Canada won’t concede ground on agriculture provisions with the U.S., throwing a wrench in trade negotiations, according to a U.S. trade official.
Canadian officials took off for Washington, DC, within hours of the U.S. and Mexico announcing a new U.S.-Mexico trade agreement to replace outdated provisions under NAFTA, the aging trade agreement between the three North American nations.
“The negotiations between the United States and Canada are ongoing. There have been no concessions by Canada on agriculture,” a USTR spokesperson said Friday.
President Donald Trump has repeatedly called on Canada to roll back tariffs on U.S. dairy exports to the nation. He warned again at a Thursday evening campaign rally that the U.S. may levy tariffs on Canadian automobile exports to the U.S. if Canada does not relent on the dairy tariffs.
On Friday the Toronto Star published what it claimed were leaked comments President Trump made in an interview with Bloomberg News. The report stated that Trump said off-the-record to Bloomberg that he won’t make concessions in modernizing NAFTA with Canada. The report alleged that Trump said it would be insulting to Canada when they can’t make a deal.
Trump acknowledged the leak in a Friday afternoon tweet assailing the broken agreement, “Wow, I made OFF THE RECORD COMMENTS to Bloomberg concerning Canada, and this powerful understanding was BLATANTLY VIOLATED.” He called it “just more dishonest reporting,” then resolved, “At least Canada knows where I stand!”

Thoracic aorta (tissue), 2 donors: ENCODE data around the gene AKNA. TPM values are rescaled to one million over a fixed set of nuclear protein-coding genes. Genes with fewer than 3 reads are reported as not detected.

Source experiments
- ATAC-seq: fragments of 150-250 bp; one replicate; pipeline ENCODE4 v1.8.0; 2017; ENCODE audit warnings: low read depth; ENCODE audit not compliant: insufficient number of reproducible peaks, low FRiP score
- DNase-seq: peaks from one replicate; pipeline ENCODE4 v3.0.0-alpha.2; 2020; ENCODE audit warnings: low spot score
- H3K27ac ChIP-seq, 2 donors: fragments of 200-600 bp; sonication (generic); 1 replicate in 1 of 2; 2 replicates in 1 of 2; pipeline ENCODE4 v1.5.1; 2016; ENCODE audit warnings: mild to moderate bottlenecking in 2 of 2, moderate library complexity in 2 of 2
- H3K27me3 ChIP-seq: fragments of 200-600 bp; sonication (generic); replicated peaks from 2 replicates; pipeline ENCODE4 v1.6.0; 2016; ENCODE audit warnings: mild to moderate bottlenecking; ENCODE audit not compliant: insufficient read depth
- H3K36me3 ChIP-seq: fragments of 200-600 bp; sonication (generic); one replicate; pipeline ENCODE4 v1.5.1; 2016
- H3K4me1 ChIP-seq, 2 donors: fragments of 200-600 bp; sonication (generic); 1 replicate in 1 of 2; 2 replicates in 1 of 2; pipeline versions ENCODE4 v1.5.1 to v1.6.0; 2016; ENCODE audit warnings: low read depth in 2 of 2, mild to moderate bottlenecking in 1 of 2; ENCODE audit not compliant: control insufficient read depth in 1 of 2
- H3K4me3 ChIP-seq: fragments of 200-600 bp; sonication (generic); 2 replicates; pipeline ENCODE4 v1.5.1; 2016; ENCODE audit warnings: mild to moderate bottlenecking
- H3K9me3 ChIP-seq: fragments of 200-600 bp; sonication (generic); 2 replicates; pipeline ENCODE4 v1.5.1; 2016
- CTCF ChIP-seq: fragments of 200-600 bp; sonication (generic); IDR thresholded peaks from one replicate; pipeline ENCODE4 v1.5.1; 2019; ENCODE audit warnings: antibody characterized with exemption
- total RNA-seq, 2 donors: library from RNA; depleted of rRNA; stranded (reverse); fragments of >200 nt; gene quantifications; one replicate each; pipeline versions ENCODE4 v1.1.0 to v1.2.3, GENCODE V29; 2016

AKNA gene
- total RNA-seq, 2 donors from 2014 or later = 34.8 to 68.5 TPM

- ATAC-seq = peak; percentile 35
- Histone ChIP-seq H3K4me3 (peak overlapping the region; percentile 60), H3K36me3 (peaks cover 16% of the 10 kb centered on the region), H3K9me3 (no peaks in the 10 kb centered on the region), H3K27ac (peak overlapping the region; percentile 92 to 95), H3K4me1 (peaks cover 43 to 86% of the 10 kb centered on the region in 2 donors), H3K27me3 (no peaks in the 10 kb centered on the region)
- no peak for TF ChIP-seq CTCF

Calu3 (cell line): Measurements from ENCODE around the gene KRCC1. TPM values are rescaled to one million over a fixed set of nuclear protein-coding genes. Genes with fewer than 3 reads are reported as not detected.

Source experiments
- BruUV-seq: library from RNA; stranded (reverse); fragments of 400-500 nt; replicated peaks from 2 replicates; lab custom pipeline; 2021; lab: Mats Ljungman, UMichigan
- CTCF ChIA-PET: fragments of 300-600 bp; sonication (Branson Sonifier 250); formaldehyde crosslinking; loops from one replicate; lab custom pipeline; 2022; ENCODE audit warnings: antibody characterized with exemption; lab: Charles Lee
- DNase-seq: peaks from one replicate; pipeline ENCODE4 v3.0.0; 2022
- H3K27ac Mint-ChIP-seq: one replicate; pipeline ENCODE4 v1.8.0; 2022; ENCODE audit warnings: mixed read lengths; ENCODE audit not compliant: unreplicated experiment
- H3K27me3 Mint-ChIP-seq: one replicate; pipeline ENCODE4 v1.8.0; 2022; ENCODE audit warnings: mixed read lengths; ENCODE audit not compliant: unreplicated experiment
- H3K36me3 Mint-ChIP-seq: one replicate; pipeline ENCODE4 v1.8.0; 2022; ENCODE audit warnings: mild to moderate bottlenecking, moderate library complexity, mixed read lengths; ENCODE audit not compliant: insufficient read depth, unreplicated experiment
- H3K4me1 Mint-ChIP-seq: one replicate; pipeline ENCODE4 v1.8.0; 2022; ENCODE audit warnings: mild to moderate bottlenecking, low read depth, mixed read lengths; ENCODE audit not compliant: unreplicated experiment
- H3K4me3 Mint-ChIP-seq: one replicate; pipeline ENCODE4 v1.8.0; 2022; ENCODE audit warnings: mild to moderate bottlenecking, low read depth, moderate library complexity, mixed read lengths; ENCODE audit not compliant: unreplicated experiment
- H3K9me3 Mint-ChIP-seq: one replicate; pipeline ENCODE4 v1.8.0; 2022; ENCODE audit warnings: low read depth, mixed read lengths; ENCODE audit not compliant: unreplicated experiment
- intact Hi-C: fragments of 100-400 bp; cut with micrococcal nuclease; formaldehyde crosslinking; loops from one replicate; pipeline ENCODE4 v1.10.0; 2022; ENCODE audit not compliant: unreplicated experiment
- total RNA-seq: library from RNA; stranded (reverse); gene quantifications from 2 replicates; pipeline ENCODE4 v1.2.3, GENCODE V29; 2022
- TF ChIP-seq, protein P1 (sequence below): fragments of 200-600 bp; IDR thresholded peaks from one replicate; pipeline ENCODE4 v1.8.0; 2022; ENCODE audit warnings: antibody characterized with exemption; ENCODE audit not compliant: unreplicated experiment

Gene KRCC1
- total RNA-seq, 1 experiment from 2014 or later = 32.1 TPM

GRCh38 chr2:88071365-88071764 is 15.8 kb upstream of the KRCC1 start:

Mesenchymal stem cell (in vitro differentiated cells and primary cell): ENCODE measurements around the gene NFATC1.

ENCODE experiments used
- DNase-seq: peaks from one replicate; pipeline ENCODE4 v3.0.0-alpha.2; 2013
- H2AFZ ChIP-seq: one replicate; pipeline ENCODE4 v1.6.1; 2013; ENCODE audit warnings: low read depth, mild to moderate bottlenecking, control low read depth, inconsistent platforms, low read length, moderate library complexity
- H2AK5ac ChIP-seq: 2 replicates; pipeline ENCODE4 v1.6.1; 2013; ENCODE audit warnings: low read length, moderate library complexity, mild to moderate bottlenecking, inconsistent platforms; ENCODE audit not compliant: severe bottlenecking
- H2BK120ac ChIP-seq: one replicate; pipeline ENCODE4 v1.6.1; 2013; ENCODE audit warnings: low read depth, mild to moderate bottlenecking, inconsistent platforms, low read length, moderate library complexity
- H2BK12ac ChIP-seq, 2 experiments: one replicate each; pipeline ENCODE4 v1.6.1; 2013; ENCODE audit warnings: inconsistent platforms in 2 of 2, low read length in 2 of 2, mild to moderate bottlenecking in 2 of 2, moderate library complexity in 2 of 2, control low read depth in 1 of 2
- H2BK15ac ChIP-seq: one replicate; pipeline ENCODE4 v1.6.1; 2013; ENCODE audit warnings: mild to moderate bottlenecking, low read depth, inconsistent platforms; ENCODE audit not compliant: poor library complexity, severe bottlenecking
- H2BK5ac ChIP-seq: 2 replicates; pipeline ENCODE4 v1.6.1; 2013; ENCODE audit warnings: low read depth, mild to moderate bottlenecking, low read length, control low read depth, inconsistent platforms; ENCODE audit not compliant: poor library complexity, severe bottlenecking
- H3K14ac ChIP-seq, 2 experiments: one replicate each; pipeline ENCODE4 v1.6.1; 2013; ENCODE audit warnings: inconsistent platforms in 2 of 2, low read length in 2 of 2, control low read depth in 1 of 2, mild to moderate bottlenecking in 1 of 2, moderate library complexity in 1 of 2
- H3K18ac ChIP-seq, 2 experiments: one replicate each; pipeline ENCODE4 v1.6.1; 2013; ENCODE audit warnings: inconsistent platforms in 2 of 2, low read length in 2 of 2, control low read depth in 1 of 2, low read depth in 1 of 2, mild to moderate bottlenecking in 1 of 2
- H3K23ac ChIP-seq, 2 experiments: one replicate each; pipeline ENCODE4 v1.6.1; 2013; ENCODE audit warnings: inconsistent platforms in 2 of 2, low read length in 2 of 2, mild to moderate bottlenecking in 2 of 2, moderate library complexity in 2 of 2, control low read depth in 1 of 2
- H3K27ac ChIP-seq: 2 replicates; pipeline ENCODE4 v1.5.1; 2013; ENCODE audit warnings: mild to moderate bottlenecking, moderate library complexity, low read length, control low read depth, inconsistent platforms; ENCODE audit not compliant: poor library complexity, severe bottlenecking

President Trump and outgoing President of Mexico Enrique Peña Nieto spoke over the phone Monday while reporters joined Trump in the Oval Office for the two leaders’ announcement of the newly agreed to trade deal. Each leader voiced the possibility of having Canada join their trade deal and reform a new version of NAFTA. Trump and administration officials have said that the deal will go forward with or without Canada.
The U.S. held bilateral talks with Mexico over the past year, leading to Monday’s announcement that a deal had been reached. “We look forward to having this — either be joined by Canada or not,” U.S. Trade Representative Robert Lighthizer said of the U.S.-Mexico deal hours after Monday’s announcement. He described the bilateral deal as “absolutely terrific” and “I think it is fair to say we’ll do a rebalancing.” He said the bilateral U.S.-Mexico deal modernizes and updates the previous NAFTA agreement and will “lead to more jobs for American workers and farmers.”